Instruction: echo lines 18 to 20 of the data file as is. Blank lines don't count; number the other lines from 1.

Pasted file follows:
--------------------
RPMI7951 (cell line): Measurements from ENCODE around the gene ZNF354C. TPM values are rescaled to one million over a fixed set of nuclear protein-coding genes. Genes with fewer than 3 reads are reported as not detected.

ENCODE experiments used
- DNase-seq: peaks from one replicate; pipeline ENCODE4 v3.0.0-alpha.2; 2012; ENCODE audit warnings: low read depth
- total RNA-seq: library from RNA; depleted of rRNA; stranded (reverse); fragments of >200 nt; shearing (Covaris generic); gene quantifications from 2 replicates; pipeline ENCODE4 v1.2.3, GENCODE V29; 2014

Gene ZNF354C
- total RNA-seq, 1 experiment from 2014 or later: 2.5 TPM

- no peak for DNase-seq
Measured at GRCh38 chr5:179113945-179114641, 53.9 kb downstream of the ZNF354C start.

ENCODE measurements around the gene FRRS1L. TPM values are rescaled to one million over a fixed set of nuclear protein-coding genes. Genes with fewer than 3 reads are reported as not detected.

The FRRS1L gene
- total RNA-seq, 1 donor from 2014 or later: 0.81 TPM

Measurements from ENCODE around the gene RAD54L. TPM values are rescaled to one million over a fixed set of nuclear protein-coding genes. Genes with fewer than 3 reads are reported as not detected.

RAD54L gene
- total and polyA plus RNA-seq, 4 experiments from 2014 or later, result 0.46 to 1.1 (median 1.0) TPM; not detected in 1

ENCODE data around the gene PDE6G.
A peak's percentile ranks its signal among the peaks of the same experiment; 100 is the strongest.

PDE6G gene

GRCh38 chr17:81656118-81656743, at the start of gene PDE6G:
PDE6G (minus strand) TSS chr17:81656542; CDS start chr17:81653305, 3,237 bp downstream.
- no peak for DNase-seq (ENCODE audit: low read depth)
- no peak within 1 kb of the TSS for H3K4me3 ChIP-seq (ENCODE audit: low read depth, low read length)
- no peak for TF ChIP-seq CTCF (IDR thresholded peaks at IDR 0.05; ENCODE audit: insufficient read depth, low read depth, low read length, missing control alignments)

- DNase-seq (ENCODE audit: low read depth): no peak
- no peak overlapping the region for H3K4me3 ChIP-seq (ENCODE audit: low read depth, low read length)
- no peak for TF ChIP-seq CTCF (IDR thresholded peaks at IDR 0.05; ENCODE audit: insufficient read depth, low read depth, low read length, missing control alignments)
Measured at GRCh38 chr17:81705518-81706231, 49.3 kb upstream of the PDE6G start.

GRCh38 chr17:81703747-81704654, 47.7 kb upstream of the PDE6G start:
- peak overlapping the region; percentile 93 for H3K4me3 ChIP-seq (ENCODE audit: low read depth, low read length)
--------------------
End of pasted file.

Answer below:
GRCh38 chr17:81656118-81656743, at the start of gene PDE6G:
PDE6G (minus strand) TSS chr17:81656542; CDS start chr17:81653305, 3,237 bp downstream.
- no peak for DNase-seq (ENCODE audit: low read depth)